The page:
Rodeo Drive? Beverly Hills? No, Norwalk.
Norwalk? Yes, indeed, and if Marc Feldman and the World Fashion Council (WFC) have their way, this once gritty city will become the fashion destination for all of New England.
Feldman feels a confluence of factors are going to make people stop laughing, and start shopping, in Norwalk soon.
“You have four big developers working in downtown Norwalk, with 100,000 square feet of retail space. And we’re so close to New York. SoNo already draws artists and designers by the dozens. There’s a real renaissance going on in Norwalk. This is a wonderful moment in time.”
Feldman laughs when fashion is called “fluff.”
“If you can call a $16 billion industry ‘fluff,’ maybe. And that’s only New York. Add in Los Angeles and it’s an engine that drives the economy. Fashion is increasingly central to the whole global economy.”
The World Fashion Council includes an actual building – the SoNo Design Co-operative – and student fashion competitions. Not just space but a platform for these future fashionistas to get started, when New York City is just too prohibitive.
The co-op, located at the South Norwalk train station, is the former police substation. A 6,000-square-foot building, “we’re the first thing someone sees when they get off the train,” says Feldman proudly.
“It’s kind of like the micro-breweries,” says Feldman. “You have five or six beer brands and no one else can get in. Then the micro-breweries came along and they allowed smaller companies to make a living. Young designers now have a way to be viable. We help them get the tools to get out in the marketplace, to source their products, tap into networks of buyers, and get traction, and get moving.”
Feldman feels his vision fits right in with Norwalk’s re-invention. Mayor Richard Moccia agrees. “Norwalk is the right place and this is the right time to move forward with the development of a fashion district,” says Moccia. “From Wall Street to SoNo, Norwalk will offer not only retail space for a fashion district, but work and living spaces for the design, marketing and event-related segments of the industry, providing a rare combination of availability and accessibility for new fashion talent stars.”
“The World Fashion Council and its activities are a perfect fit for the SoNo area and will provide that pedestrian traffic connection to the railroad station. SoNo’s art scene is so eclectic and exciting. Fashion is just another form of artistic expression and will fit perfectly there,” adds Kathryn Hebert, the city’s administrative services manager who worked closely with the WFC on turning the police substation into the co-op.
Feldman believes it’s so important to bring the fashion industry to Norwalk because fashion has moved from just an extra layer of ‘fluff’ — “that word again,” he says — to “a central moment.”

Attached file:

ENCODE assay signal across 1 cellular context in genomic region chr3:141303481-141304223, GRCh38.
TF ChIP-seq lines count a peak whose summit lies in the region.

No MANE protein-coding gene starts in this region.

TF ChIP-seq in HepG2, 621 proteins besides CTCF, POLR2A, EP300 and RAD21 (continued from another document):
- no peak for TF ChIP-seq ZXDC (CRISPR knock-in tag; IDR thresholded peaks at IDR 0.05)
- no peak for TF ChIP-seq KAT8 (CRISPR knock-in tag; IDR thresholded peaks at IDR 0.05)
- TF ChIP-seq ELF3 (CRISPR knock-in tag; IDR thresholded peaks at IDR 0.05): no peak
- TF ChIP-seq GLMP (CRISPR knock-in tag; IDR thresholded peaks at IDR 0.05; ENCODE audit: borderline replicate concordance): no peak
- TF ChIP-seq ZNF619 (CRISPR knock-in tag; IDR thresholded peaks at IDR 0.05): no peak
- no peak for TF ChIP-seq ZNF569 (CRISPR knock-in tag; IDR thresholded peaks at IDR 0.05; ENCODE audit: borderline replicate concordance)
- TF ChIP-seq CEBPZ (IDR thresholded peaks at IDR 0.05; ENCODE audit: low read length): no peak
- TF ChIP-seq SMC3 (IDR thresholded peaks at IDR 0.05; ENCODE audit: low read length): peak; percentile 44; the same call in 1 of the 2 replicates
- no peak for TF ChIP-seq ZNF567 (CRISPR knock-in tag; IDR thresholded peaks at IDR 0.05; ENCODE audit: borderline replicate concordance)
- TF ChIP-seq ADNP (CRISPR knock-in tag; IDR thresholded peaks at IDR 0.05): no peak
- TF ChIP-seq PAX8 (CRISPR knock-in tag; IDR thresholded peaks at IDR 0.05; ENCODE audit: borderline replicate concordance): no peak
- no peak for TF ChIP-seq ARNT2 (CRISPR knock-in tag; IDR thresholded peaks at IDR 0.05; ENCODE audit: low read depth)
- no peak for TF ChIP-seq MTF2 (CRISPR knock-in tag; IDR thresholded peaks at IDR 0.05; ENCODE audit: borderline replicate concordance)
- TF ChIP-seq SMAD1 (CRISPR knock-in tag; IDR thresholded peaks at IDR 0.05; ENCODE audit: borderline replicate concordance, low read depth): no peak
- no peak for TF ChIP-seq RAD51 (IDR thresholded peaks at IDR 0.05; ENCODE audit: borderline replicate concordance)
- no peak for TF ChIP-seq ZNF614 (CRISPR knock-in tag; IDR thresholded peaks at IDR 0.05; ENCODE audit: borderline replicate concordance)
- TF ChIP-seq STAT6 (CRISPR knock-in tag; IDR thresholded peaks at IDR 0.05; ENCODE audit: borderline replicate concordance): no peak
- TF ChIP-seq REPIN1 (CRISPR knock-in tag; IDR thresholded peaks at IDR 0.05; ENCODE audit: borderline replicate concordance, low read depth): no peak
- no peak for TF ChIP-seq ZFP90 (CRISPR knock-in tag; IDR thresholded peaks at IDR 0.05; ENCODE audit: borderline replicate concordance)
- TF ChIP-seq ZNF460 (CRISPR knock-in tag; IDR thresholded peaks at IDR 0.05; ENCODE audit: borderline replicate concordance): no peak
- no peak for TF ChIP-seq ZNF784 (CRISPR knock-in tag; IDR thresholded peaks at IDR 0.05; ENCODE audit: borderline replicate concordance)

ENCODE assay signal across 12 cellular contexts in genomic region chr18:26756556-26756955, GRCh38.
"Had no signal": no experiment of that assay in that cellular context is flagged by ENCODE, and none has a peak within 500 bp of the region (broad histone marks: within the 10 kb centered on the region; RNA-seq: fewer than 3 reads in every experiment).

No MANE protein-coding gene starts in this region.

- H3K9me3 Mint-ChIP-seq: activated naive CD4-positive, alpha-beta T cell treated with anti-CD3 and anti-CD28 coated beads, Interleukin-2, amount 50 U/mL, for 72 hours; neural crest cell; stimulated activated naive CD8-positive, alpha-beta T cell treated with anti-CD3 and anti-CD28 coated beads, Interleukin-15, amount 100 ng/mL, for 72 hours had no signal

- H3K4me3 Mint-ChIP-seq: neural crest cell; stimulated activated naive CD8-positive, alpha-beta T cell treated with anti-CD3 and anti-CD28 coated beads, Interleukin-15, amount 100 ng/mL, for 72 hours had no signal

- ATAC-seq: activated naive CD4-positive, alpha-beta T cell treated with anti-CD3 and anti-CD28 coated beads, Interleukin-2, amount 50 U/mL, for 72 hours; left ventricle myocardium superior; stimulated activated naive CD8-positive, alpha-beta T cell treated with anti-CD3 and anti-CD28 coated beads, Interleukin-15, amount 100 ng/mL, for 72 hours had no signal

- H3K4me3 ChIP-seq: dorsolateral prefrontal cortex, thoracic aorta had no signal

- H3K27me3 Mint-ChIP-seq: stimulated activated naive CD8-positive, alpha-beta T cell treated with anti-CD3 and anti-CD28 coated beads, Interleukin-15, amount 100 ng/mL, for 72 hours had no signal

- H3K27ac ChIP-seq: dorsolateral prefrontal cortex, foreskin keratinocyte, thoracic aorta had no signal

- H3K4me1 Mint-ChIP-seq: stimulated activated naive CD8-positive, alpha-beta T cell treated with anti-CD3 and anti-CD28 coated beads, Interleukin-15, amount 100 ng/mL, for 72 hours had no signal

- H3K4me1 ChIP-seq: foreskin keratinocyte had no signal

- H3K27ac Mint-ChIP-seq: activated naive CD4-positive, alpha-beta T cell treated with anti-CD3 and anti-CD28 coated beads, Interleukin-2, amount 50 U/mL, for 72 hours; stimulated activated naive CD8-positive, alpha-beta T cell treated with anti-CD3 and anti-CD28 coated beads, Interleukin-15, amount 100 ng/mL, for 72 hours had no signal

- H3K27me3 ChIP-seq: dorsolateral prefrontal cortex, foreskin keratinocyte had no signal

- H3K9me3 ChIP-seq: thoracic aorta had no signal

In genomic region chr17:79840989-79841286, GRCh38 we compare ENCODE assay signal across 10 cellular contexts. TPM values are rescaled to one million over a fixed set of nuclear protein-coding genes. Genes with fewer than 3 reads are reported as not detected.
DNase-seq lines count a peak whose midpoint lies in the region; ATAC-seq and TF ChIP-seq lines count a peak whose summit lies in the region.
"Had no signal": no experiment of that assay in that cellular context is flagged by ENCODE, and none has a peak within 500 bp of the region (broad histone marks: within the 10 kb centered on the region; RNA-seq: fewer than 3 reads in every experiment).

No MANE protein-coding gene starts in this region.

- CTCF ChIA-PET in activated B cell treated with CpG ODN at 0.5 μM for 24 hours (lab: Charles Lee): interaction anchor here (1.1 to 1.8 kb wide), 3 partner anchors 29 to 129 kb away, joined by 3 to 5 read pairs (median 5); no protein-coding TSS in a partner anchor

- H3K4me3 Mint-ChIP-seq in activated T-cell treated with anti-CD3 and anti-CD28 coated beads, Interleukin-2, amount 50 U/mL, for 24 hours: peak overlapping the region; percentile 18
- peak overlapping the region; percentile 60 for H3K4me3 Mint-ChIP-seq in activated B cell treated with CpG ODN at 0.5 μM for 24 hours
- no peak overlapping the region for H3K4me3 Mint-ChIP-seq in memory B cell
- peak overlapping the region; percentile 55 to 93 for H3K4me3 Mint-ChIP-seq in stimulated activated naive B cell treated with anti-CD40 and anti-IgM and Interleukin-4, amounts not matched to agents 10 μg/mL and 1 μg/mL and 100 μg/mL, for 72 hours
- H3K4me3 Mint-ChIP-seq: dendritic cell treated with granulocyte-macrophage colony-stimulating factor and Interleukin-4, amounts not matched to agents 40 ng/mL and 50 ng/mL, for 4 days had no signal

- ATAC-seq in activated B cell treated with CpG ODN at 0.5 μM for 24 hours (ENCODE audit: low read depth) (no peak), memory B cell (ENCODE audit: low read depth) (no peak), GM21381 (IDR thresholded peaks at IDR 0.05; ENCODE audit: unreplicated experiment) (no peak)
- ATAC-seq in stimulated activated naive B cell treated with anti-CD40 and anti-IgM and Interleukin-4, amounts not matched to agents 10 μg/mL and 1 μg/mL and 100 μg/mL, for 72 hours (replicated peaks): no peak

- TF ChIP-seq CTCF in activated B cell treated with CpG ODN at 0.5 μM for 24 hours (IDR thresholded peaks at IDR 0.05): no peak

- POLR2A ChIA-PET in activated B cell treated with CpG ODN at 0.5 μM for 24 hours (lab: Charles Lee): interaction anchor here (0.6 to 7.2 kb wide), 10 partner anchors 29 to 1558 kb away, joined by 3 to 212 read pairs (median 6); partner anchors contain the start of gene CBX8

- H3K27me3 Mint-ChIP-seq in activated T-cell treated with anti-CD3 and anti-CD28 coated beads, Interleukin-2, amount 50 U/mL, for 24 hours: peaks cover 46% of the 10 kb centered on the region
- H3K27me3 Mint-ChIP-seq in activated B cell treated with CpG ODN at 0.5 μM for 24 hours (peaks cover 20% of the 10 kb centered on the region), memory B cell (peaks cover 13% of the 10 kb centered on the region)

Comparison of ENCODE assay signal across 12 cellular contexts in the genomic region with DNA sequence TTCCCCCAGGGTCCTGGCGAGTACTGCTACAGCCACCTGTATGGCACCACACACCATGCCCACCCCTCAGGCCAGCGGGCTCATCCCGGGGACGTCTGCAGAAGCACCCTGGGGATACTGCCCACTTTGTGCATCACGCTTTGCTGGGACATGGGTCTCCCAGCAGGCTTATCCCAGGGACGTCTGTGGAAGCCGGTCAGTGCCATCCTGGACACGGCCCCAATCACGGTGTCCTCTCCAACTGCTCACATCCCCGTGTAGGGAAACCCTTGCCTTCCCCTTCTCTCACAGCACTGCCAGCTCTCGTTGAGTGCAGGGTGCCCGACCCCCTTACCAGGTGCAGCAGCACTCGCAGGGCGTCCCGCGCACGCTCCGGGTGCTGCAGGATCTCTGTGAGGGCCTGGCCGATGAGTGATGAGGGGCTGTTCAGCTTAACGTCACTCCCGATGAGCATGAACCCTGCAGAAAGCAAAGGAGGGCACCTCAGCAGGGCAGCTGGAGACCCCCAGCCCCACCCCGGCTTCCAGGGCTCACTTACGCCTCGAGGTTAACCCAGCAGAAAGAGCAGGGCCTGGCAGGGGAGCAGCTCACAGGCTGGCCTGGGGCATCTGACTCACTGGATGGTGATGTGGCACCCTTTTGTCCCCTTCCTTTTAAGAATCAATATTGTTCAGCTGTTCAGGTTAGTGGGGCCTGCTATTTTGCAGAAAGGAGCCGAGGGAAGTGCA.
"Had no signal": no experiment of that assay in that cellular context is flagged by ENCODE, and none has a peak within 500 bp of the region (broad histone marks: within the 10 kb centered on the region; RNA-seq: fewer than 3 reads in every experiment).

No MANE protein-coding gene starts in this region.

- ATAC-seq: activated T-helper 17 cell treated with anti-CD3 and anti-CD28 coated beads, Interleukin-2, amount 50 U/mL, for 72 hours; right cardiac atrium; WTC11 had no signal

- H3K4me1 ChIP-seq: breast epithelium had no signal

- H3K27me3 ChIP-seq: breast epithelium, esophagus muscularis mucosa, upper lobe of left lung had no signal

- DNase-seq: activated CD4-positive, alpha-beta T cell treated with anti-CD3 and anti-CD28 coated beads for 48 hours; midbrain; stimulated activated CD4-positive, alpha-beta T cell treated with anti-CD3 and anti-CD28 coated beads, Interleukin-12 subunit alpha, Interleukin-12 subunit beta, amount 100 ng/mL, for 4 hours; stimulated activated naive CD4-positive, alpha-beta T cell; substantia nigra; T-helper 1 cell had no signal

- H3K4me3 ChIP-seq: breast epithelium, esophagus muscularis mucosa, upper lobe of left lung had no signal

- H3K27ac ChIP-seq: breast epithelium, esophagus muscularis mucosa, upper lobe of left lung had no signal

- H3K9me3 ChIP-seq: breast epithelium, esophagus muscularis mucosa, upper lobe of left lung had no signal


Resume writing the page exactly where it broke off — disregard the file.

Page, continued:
“Fashion has become a code, a cultural code,” Feldman continued. “These days, where style is so omnipresent — every star has his own line of clothes, wants to express himself through fashion — we’re seeing a fashion lifestyle. It’s not just clothes anymore, but how you live your life. It’s a view into the heart, the essence of things. And it’s a code that’s malleable now, not as hard and fixed as in the past. With each reconstruction, we’re changing people’s views and attitudes – it’s a liberating moment in time,” he says.
Feldman, the father of daughters, knows the dominion of brand. “Right now designs break down into three or four brands. Technology allows for a handful of monolithic labels to dominate the fashion world. We’re trying to change that. We’d like to see Norwalk emerge as the international stage for fashion, the fashion capital of the Northeast.”
Feldman recalls that when he and his partners were first planning the idea of a fashion capital, wealthier towns wanted to know why Norwalk was chosen. “This isn’t so much our idea as it is a historic moment. Everything is already naturally aligned here,” says Feldman. “All these amazing things are coming together at once.”
“There’s justification to believe that Marc’s vision will come to pass,” says Tad Diesel, Norwalk’s director of business development. “He has the experience and industry contacts to firmly implant the idea of the Norwalk Fashion District into the minds of industry leaders from New York to Boston. He’s demonstrated his ability to bring together all the necessary players to stage successful events. He understands the trendy personality of Norwalk. He has a business plan that drives the need for a close-to-New-York-fashion design and retail hub.
“All of this is happening just as Norwalk’s urban living, shopping and business neighborhoods are about to burst.” “It’s the right historical moment,” says Feldman. “We’re just tapping into it.” ■
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